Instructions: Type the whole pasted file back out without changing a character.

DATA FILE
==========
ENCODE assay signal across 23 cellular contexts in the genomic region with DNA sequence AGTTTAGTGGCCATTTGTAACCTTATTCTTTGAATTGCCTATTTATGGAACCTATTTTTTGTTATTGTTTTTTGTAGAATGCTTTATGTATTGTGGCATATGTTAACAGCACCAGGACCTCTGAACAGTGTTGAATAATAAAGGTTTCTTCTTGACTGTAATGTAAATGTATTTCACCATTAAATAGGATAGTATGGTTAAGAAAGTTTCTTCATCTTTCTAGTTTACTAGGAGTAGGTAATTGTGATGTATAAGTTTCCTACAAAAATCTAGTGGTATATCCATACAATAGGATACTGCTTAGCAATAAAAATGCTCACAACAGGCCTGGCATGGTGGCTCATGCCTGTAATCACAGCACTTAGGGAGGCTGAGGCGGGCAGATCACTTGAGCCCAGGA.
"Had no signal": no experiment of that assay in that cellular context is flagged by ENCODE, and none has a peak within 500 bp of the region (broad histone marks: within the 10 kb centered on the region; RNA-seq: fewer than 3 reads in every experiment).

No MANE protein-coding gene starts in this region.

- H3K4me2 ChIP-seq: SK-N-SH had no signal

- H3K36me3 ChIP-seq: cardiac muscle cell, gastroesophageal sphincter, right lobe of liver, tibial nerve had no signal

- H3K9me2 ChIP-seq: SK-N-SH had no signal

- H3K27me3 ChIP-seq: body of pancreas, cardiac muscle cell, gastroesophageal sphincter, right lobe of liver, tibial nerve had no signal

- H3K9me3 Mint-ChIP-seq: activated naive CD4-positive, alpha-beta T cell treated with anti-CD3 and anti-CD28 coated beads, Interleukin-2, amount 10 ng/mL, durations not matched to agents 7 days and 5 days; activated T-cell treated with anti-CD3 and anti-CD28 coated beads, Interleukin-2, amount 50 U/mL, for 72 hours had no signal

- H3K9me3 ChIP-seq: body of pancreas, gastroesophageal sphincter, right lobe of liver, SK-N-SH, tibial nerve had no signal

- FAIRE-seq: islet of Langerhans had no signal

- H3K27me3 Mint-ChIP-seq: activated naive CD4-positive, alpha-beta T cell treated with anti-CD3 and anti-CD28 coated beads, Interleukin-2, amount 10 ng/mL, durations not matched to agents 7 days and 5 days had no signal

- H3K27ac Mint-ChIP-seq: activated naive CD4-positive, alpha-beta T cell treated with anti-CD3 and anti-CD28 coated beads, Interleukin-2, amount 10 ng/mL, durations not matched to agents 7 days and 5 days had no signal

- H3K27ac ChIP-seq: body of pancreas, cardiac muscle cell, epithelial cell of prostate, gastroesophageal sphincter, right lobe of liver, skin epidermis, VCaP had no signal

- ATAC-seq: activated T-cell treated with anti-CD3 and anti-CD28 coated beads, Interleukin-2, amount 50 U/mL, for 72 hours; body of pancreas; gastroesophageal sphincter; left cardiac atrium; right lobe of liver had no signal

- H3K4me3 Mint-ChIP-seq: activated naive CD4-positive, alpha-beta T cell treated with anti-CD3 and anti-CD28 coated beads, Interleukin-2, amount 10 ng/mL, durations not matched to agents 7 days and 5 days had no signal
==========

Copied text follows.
ENCODE assay signal across 23 cellular contexts in the genomic region with DNA sequence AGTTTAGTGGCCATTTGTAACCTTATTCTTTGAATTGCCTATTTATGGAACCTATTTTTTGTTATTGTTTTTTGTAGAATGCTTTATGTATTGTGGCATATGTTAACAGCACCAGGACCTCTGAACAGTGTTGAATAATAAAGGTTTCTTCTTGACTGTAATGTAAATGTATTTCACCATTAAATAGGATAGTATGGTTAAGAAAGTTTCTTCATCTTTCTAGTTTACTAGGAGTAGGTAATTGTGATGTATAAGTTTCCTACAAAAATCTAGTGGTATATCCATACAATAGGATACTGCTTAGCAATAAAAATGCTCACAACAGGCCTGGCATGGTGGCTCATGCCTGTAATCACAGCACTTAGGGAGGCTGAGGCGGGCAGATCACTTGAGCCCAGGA.
"Had no signal": no experiment of that assay in that cellular context is flagged by ENCODE, and none has a peak within 500 bp of the region (broad histone marks: within the 10 kb centered on the region; RNA-seq: fewer than 3 reads in every experiment).

No MANE protein-coding gene starts in this region.

- H3K4me2 ChIP-seq: SK-N-SH had no signal

- H3K36me3 ChIP-seq: cardiac muscle cell, gastroesophageal sphincter, right lobe of liver, tibial nerve had no signal

- H3K9me2 ChIP-seq: SK-N-SH had no signal

- H3K27me3 ChIP-seq: body of pancreas, cardiac muscle cell, gastroesophageal sphincter, right lobe of liver, tibial nerve had no signal

- H3K9me3 Mint-ChIP-seq: activated naive CD4-positive, alpha-beta T cell treated with anti-CD3 and anti-CD28 coated beads, Interleukin-2, amount 10 ng/mL, durations not matched to agents 7 days and 5 days; activated T-cell treated with anti-CD3 and anti-CD28 coated beads, Interleukin-2, amount 50 U/mL, for 72 hours had no signal

- H3K9me3 ChIP-seq: body of pancreas, gastroesophageal sphincter, right lobe of liver, SK-N-SH, tibial nerve had no signal

- FAIRE-seq: islet of Langerhans had no signal

- H3K27me3 Mint-ChIP-seq: activated naive CD4-positive, alpha-beta T cell treated with anti-CD3 and anti-CD28 coated beads, Interleukin-2, amount 10 ng/mL, durations not matched to agents 7 days and 5 days had no signal

- H3K27ac Mint-ChIP-seq: activated naive CD4-positive, alpha-beta T cell treated with anti-CD3 and anti-CD28 coated beads, Interleukin-2, amount 10 ng/mL, durations not matched to agents 7 days and 5 days had no signal

- H3K27ac ChIP-seq: body of pancreas, cardiac muscle cell, epithelial cell of prostate, gastroesophageal sphincter, right lobe of liver, skin epidermis, VCaP had no signal

- ATAC-seq: activated T-cell treated with anti-CD3 and anti-CD28 coated beads, Interleukin-2, amount 50 U/mL, for 72 hours; body of pancreas; gastroesophageal sphincter; left cardiac atrium; right lobe of liver had no signal

- H3K4me3 Mint-ChIP-seq: activated naive CD4-positive, alpha-beta T cell treated with anti-CD3 and anti-CD28 coated beads, Interleukin-2, amount 10 ng/mL, durations not matched to agents 7 days and 5 days had no signal